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McConnell says Trump "provoked" mob that attacked Capitol

Grace Segers
·3 min read
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Washington — Signaling a continued break with President Trump the day before he leaves office, Senate Majority Leader Mitch McConnell blamed Mr. Trump in part for the assault on the U.S. Capitol earlier this month, saying the pro-Trump mob that overran the building was "provoked by the president and other powerful people."

In a speech on the Senate floor, McConnell noted the Senate was convening for the first time since voting to accept the election results following the attacks on January 6, which resulted in the deaths of five people. Congress met that day to tally the Electoral College votes for President-elect Joe Biden, a count that was interrupted by the riots that afternoon. Despite the ransacking of the Capitol earlier that day, more than 100 Republican lawmakers still voted to object to the Electoral College results of Arizona and Pennsylvania when Congress reconvened hours after the assault.

"The mob was fed lies. They were provoked by the president and other powerful people. And they tried to use fear and violence to stop a specific proceeding of the first branch of the federal government which they did not like," said McConnell, who had urged his Republican colleagues to vote to affirm Mr. Biden's victory in keeping with the tradition of a peaceful transfer of power.

Earlier on January 6, Mr. Trump had addressed his supporters in a rally near the White House, urging them to "fight like hell" to overturn the election results. Mr. Trump had repeatedly spread lies about the election and falsely claimed that there was mass voter fraud, a conspiracy theory shared by many of his supporters in Congress.

McConnell also said it was time to "move forward," arguing that the election "did not hand any side a mandate for sweeping ideological change."

"Americans elected a closely divided Senate, a closely divided House, and a presidential candidate who said he'd represent everyone," McConnell said.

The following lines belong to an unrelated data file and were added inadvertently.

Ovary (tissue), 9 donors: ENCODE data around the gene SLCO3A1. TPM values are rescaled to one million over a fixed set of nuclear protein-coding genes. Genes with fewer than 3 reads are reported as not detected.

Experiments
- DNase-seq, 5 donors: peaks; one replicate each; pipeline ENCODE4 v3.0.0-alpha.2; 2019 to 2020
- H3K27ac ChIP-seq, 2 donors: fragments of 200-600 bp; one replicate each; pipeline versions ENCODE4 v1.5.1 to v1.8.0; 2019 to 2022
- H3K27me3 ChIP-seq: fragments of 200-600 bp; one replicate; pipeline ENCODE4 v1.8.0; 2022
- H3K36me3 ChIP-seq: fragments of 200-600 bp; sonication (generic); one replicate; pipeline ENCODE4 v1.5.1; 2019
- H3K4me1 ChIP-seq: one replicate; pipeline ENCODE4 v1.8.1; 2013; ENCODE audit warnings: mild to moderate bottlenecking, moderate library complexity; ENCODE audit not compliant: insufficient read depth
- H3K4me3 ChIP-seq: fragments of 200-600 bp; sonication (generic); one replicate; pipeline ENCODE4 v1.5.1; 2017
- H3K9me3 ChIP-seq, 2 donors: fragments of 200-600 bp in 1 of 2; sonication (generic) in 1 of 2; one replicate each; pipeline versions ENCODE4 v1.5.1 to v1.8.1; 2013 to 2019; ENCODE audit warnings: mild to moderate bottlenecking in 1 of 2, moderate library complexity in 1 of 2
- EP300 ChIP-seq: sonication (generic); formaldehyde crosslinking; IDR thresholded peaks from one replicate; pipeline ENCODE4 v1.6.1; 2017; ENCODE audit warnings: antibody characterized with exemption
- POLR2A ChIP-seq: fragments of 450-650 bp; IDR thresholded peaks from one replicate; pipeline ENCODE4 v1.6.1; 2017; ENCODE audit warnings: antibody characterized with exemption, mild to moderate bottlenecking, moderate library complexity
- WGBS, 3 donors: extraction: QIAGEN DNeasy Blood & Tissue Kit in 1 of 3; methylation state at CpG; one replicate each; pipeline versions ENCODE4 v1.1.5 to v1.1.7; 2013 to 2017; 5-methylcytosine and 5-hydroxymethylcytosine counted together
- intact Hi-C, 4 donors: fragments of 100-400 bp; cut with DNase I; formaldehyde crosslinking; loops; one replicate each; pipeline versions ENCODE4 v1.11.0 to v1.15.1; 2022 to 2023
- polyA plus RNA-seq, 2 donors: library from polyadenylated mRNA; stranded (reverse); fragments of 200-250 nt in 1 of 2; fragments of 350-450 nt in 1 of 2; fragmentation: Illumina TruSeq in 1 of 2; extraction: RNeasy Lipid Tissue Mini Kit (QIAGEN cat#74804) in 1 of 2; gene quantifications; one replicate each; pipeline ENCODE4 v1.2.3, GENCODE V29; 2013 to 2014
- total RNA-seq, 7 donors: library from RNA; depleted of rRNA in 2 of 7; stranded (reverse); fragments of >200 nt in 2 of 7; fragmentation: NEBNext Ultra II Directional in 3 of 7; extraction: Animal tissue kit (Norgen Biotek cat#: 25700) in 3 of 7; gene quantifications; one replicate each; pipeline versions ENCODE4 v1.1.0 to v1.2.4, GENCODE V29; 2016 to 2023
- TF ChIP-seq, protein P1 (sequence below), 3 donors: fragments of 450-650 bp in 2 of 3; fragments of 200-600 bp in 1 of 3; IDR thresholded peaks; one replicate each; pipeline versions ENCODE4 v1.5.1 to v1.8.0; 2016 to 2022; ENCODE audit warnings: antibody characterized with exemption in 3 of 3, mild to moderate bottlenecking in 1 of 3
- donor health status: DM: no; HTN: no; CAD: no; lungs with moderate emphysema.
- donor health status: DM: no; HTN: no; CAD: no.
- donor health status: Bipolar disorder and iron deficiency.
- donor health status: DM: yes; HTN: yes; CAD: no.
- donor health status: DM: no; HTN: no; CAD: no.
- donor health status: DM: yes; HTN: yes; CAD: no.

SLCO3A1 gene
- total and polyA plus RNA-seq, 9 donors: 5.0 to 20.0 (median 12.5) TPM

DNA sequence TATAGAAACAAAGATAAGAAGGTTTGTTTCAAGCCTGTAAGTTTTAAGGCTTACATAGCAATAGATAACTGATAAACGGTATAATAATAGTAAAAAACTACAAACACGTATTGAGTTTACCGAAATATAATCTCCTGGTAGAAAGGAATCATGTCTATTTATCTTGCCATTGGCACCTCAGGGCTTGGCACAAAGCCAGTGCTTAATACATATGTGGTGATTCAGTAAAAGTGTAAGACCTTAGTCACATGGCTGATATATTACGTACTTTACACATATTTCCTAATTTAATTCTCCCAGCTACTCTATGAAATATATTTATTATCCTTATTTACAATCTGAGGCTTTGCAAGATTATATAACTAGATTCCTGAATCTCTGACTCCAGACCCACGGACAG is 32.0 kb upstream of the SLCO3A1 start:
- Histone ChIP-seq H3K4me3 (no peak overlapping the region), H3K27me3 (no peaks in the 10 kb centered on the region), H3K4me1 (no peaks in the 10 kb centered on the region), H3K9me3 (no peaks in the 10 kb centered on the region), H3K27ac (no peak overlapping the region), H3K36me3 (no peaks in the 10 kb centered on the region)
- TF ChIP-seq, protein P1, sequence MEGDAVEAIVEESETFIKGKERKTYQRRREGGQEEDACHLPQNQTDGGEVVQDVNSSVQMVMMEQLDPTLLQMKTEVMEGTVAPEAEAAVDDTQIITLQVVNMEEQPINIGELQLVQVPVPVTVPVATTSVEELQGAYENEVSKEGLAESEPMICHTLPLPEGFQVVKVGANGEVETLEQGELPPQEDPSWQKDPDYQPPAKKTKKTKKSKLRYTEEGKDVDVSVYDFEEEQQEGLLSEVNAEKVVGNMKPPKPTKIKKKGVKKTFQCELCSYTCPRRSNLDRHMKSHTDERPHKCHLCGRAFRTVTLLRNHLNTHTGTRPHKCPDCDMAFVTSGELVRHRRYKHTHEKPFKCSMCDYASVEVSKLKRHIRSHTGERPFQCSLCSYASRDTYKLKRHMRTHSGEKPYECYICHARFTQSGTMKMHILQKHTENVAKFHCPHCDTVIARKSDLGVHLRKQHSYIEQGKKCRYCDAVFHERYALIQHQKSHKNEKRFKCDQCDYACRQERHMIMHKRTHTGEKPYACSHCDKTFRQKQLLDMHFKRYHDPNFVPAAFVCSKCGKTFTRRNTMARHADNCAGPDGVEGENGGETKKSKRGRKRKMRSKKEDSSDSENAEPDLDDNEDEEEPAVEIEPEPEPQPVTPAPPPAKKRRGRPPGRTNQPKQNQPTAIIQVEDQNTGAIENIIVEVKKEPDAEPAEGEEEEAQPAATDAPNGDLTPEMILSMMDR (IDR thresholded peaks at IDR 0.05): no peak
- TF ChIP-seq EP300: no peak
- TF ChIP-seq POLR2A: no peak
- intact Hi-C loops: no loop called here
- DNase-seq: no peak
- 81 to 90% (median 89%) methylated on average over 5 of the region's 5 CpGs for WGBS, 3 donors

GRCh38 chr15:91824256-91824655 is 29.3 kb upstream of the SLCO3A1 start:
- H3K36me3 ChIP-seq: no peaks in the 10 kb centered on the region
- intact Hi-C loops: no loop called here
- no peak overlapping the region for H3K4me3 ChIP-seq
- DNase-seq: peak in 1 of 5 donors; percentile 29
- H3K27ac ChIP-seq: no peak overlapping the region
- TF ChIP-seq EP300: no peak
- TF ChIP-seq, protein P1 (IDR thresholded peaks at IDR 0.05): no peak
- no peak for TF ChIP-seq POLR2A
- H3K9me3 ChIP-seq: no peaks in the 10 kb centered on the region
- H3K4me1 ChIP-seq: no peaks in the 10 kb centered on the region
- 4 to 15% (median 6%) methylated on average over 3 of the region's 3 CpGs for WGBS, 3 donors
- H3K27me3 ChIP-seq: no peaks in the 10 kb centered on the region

Following November's elections, Democrats maintained a slim majority in the House, and are poised to have a razor-thin grasp on power in the Senate. Three new Democratic senators are expected to be sworn in on Wednesday, giving Democrats a 50-50 majority, with Vice President-elect Kamala Harris breaking any tie. This means that any significant legislation will have to garner strong Republican support in order to pass in the Senate, unless Democrats vote to abolish the filibuster.

In his speech on the Senate floor, incoming Senate Majority Leader Chuck Schumer said the Senate will have three priorities once Mr. Biden is inaugurated: the impeachment trial of Mr. Trump, confirming Mr. Biden's cabinet nominees, and passing needed COVID-19 relief. Although Mr. Trump is departing the White House tomorrow, the Senate is expected to take up the impeachment article against him after he leaves office.

The House voted to impeach Mr. Trump on charges of "incitement of insurrection" on January 13, exactly one week after the attack on the Capitol. The vote was bipartisan, with 10 Republicans joining all Democrats in impeaching Mr. Trump. 

Sixty-seven votes are needed in the Senate to convict Mr. Trump, and it is unclear whether so many Republicans would join their Democratic colleagues on this issue. Several Republicans have suggested that impeaching Mr. Trump after he leaves office is unconstitutional. McConnell said last week that he had not decided whether he would vote to convict Mr. Trump.

If Mr. Trump is convicted, then Congress will be able to vote on whether to bar him from ever seeking elected office again.

The House has yet to send the article of impeachment to the Senate, a necessary step before the Senate can hold a trial.

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